THE MEDITERRANEAN. OLD DIET. NEW THOUGHTS

 HILLSIDES ON THE ISLAND OF CRETE

HILLSIDES ON THE ISLAND OF CRETE

The Mediterranean Diet is often referred to as the “gold standard” of diets, touted by experts around the world as “the diet” to follow. Rich in vegetables and fruit, legumes and sometimes seafood, this eating style appears to hit all the nutrition targets anyone could need. Interestingly, the Mediterranean region spans three continents and 23 countries, where each country has its unique culture and culinary style. The foods of Southern Italy are not the same as Tunisia or Turkey, but the people are still eating the “Mediterranean Diet.” So how can the diet of a  region with such food diversity be labeled the “healthiest?”  The answer might just lie in what grows on the mountain slopes, roadsides, bushes and hedges that dot this vast region.

Nutrigenomics, the science of how food communicate with our genes,  shines a new lens on how we might connect the Mediterranean “diet” with health. We’ll use Ikaria to explore this. Ikaria, an island in the Eastern Mediterranean, or more correctly, the Aegean Sea,  is renowned for its population of Centenarians. On this island, and many places around the Mediterranean, the food is simple, delicious and reflects the changes of each season.  Common to the Mediterranean plate are wild growing greens and herbs,  harvested by the people, young and old. On Ikaria, these  include wild thyme, wild fennel , chicory, arugula, wild dock leaf, amaranth and even Queen Ann’s Lace. For the unknowing, these plants might look like weeds, but it turns out they are nutritional treasures for our genes. 

We all know that herbs and greens are “good for you,” but an older study from the University of Athens shed new light on just how good they are. Researchers looked at the nutritional composition of wild foraged plants consumed across the Greek Islands, including Ikaria of course. The nutrition analysis included concentrations of bioactives in the plants.  Bioactives act like switches, turning genes on and off. The study revealed a wide variety of bioactives such as quercetin, luteolin and apigenin, all capable of turning on Master Gene NrF2. This gene produces highly efficient antioxidants capable of dousing free radicals like a fire hose. The concentration of quercetin was particularly high in many of these native plants. Quercetin not only turns ON NrF2, but it also turns OFF two very pro-inflammatory Master Genes, TNF-alpha and Nf-kB.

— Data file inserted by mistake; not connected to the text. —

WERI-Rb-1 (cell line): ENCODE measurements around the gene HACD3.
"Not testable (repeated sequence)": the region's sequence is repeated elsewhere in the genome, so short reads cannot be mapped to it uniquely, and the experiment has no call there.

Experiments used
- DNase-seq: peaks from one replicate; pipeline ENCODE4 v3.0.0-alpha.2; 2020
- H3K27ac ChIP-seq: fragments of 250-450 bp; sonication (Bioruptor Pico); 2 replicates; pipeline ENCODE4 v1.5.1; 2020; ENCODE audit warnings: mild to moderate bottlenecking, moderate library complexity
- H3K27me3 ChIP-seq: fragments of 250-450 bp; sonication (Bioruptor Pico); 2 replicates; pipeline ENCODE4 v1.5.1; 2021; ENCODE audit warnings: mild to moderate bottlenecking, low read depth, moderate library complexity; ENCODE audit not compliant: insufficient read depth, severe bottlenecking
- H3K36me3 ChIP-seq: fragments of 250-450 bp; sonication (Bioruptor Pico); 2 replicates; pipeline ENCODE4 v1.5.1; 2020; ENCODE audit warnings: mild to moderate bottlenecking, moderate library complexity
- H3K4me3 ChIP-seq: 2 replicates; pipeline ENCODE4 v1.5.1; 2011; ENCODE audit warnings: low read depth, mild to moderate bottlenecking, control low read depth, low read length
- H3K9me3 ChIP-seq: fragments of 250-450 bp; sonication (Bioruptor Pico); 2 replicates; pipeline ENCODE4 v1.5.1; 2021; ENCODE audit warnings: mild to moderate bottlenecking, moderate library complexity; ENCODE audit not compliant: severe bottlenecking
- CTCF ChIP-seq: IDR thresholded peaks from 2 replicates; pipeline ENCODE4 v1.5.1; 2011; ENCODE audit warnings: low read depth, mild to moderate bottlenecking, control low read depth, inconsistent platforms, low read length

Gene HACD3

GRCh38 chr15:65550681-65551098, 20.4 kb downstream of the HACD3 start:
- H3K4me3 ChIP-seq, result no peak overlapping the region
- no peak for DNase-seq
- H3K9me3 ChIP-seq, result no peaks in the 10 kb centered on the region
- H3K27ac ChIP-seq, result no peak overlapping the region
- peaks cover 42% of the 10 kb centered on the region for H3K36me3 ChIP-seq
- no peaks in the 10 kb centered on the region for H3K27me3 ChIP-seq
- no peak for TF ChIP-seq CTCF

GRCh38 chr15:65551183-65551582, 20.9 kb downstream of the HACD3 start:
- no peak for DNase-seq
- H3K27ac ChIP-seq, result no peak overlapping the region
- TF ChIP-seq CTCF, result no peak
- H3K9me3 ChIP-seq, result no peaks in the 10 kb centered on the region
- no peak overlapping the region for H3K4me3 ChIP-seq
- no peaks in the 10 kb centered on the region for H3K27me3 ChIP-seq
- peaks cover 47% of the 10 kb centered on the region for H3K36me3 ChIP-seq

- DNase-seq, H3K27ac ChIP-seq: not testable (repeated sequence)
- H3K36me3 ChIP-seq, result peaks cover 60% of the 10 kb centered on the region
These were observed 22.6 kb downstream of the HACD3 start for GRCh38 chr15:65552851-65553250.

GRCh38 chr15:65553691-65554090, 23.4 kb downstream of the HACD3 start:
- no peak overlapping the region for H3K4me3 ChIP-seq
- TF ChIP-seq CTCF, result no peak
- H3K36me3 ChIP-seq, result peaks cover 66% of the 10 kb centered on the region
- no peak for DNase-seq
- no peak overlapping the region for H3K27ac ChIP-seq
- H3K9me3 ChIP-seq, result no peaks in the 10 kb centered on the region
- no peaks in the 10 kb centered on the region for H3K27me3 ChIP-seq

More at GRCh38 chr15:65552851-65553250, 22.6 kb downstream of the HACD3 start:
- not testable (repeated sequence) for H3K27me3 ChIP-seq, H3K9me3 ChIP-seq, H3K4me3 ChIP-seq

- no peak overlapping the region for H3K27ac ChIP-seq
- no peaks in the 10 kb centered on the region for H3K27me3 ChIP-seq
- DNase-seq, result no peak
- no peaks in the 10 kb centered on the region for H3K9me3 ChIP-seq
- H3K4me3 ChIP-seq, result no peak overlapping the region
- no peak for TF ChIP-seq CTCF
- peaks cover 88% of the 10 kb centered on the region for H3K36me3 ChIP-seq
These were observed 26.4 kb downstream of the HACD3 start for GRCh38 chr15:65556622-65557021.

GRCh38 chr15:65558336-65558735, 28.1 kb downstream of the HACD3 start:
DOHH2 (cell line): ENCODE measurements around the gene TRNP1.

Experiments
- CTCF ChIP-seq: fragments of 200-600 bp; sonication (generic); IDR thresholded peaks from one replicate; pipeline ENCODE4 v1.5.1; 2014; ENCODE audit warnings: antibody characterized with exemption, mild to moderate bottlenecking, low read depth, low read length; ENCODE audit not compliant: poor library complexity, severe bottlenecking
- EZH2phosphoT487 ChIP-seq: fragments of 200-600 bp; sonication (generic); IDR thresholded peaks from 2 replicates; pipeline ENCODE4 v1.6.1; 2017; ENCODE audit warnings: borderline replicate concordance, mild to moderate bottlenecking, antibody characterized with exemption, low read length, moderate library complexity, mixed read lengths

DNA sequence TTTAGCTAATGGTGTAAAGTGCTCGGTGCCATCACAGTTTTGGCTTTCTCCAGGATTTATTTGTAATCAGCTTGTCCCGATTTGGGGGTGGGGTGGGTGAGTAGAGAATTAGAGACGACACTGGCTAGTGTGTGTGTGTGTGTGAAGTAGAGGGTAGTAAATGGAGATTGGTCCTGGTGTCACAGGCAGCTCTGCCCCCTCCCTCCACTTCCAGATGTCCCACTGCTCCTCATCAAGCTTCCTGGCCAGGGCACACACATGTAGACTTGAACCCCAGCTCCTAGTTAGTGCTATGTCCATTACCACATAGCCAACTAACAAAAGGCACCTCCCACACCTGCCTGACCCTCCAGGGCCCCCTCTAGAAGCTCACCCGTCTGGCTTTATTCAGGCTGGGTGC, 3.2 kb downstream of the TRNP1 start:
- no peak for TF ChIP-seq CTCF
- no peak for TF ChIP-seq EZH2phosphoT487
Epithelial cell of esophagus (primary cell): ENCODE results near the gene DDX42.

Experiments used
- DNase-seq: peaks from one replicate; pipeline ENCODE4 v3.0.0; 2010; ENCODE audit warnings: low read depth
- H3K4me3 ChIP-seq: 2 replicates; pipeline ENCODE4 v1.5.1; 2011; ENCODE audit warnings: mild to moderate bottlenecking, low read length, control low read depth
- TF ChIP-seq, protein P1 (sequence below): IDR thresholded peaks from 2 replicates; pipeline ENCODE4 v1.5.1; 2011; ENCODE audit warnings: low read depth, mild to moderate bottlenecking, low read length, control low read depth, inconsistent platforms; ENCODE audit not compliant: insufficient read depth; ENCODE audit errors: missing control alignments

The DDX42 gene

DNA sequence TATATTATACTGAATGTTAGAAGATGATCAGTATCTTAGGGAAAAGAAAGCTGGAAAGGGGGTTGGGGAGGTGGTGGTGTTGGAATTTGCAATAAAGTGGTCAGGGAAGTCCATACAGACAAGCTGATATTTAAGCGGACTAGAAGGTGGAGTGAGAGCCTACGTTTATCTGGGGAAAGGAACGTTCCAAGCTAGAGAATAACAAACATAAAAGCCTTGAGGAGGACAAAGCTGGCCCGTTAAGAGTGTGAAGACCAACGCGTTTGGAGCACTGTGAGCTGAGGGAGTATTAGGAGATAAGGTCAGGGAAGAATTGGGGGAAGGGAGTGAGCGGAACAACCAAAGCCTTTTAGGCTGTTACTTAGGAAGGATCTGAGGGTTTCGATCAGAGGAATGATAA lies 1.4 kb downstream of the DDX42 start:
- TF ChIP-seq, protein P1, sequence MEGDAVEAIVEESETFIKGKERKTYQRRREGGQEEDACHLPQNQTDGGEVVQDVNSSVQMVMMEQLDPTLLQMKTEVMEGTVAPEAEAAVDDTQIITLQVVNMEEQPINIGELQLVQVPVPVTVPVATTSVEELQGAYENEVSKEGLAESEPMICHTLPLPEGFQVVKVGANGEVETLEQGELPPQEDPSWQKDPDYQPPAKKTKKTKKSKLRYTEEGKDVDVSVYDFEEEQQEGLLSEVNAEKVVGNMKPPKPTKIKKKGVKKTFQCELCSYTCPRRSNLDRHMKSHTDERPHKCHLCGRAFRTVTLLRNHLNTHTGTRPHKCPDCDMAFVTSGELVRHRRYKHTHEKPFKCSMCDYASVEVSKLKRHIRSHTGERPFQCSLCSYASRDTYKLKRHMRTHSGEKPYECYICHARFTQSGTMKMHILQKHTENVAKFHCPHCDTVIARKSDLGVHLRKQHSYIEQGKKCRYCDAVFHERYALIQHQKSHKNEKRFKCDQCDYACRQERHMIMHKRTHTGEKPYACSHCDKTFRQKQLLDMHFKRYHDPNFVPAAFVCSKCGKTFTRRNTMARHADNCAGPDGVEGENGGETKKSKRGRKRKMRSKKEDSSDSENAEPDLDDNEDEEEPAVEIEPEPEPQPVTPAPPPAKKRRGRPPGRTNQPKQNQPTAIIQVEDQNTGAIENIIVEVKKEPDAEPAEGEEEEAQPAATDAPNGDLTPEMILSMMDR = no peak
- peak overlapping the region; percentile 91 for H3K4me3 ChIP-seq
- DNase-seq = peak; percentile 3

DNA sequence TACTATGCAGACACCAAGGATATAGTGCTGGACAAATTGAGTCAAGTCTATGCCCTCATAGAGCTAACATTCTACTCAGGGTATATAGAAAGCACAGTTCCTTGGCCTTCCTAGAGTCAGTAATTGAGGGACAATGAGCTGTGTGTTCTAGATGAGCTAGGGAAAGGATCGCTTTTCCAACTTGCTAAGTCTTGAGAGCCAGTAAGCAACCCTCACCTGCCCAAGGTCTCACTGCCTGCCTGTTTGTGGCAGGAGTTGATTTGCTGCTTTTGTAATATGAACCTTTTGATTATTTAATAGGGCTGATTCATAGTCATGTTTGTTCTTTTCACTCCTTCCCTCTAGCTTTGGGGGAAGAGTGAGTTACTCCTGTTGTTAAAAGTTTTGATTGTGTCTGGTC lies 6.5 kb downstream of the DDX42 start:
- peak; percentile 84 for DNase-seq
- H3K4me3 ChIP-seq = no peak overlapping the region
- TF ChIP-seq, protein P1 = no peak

WILD FLORA IN THE GREEK ISLANDS

WILD FLORA IN THE GREEK ISLANDS

Researchers also compared the bioactive profiles of these native wild plants with fruit and vegetables commonly eaten in Europe. The difference was stunning. Compared to native wild plants, commonly consumed produce (think lettuce),  had virtually no bioactives, with the sole exception of onions (quercetin).  

Let’s think about this a moment.  By foraging for and eating wild greens and herbs, the people of Ikaria and the Mediterranean are ingesting a rich supply of bioactives which help their body deal with stressors. Left unattended, stressors wreak havoc in cells and tissues. When havoc prevails, disease follows. And what is the Mediterranean known for? Lower rates of heart disease, Alzheimer's disease, and of course longevity. 

But this food-gene Mediterranean connection is not just about wild herbs and plants. Fresh and cooked tomatoes are used robustly in dishes throughout the Mediterranean. Cooked tomatoes provide lycopene, a bioactive that also “talks”  to NrF2. Citrus, particularly oranges, are so abundant in this part of the world that you can pluck them from trees lining the roads. Citrus peel (think zest) is a source of bioactives that appear to block formation of the amyloid plaque associated with Alzheimer’s Disease. 

By looking at the foods of the Mediterranean through the lens of Nutrigenomics, we have a different understanding of this famous diet and how and why it is healthy. You could say that the people of Ikaria and around the Mediterranean are eating fresh food, prepared in simple ways that certainly satisfy their appetite, but importantly, the food they are eating is talking to their genes.

In our next blog post, we’ll talk about how to get the benefits of wild herbs and plants without flying to the Mediterranean!